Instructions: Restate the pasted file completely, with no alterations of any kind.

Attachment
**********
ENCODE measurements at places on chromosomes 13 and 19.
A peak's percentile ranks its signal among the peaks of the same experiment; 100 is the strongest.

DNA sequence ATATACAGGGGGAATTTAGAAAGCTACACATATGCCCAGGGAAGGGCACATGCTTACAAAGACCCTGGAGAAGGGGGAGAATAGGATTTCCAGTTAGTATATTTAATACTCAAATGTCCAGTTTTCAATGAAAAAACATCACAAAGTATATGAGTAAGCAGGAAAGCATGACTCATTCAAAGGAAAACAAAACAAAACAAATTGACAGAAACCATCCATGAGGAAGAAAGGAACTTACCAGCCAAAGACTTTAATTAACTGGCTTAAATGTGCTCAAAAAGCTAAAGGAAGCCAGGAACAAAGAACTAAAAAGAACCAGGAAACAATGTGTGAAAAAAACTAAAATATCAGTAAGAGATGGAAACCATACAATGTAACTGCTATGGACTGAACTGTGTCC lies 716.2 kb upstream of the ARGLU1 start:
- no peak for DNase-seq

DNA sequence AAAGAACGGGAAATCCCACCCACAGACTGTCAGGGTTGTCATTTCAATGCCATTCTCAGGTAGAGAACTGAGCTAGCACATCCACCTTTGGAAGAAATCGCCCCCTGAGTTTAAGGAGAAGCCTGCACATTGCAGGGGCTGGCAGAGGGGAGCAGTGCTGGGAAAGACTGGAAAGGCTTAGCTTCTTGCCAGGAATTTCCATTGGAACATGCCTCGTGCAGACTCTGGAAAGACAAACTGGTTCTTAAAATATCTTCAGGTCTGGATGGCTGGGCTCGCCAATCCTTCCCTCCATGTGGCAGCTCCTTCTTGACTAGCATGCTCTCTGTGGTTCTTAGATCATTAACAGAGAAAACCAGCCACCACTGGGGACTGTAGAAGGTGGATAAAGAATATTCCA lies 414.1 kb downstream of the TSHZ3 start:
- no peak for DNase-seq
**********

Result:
ENCODE measurements at places on chromosomes 13 and 19.
A peak's percentile ranks its signal among the peaks of the same experiment; 100 is the strongest.

DNA sequence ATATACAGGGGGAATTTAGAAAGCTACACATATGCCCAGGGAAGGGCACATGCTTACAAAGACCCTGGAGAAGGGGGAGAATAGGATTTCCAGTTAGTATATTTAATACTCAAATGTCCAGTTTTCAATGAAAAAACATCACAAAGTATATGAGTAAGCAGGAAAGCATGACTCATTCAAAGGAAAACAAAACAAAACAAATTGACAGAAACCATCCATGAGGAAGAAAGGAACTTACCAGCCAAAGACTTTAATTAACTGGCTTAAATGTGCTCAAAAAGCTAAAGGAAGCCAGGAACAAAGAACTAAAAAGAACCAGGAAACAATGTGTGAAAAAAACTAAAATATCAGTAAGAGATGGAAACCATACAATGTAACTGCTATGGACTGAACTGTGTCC lies 716.2 kb upstream of the ARGLU1 start:
- no peak for DNase-seq

DNA sequence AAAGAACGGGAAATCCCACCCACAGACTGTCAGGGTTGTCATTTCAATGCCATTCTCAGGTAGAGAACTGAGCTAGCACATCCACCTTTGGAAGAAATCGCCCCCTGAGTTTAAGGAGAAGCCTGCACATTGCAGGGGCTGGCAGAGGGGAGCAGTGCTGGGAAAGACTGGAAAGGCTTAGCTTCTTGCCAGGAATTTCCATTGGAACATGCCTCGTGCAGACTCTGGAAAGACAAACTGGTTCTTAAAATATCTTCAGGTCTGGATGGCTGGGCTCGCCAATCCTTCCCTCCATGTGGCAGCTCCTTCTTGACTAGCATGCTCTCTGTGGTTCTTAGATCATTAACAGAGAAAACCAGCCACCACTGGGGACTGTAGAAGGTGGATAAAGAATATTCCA lies 414.1 kb downstream of the TSHZ3 start:
- no peak for DNase-seq